Employers add 287,000 new jobs in June – The Labor Department reported that U.S. employers added 287,000 net new jobs in June, easing fears of that job growth was faltering, after 3 months of lackluster growth. June marked the largest number of new jobs created since October 2015. The unemployment rate increased from 4.7% in May to 4.9% in June, as more workers entered the workforce. Another positive in the report was that wage growth, which has shown signs of improvement after many years of stagnation, was up 2.6% from one year ago.
Stocks up again this week – S&P and DOW approach record highs – Stocks surged yesterday following the release of a surprisingly strong jobs report. Over the past few months, job gains have been very disappointing, suggesting that job growth was faltering. This report, the strongest gains since last October, eased some fears. Stocks have made up all their losses and more following the Brexit vote over the last two weeks. The Dow Jones Industrial Average closed the week at 18,146.75. up from 17,949.37 last Friday. The S&P 500 closed the week at 2,129.90 up from 2,102.95 last week. The NASDAQ closed the week at 4,956.76, up from last week’s close of 4,862.57.
Historically low Bond yields drop again this week – The 10 year U.S. Treasury bond yield closed the week at 1.37%, down from 1.46% last Friday. The 30-year U.S. Treasury bond closed at 2.11%, down slightly from 2.24% last week. Mortgage rates follow bond yields so this is great news for loan rates.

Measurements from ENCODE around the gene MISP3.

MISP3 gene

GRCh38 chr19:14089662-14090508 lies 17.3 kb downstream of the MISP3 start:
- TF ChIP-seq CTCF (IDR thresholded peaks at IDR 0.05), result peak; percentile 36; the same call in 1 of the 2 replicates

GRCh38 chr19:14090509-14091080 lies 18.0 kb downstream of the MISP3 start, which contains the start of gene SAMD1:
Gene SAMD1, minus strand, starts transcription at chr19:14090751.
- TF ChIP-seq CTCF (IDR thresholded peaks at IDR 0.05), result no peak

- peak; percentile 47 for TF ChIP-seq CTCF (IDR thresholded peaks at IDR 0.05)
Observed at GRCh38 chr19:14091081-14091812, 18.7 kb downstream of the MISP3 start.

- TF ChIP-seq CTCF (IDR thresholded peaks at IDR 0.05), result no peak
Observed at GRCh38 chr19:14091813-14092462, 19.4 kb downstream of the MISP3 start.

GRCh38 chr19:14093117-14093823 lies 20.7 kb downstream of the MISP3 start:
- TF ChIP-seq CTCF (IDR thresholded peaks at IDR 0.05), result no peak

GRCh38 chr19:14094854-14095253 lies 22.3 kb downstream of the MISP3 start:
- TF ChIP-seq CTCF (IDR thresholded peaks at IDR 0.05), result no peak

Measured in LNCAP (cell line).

Mortgage rates at historic low levels – Mortgage rates fell again this week. The Freddie Mac Primary Mortgage Survey released on July 7, 2016, showed that average mortgage rates from lenders surveyed for the most popular mortgage products were as follows: The 30-year fixed rate average was 3.41%. The 15-year fixed average rate was 2.74%. The 5/1 ARM average rate was 2.68%.
Realtor.com chief economist predicts best summer for the housing market in a decade – Jonathan Smoke, chief economist forRealtor.com reported that following the strongest spring in 10 years, the residential real estate market should continue to see growth throughout the summer despite some growing economic headwinds. Through May, year to date home sales (that’s non-adjusted existing and new-home sales combined) are up 6 percent, over the last year, which is the best year since 2007, according to Smoke’s calculations using the NAR and Commerce Department data.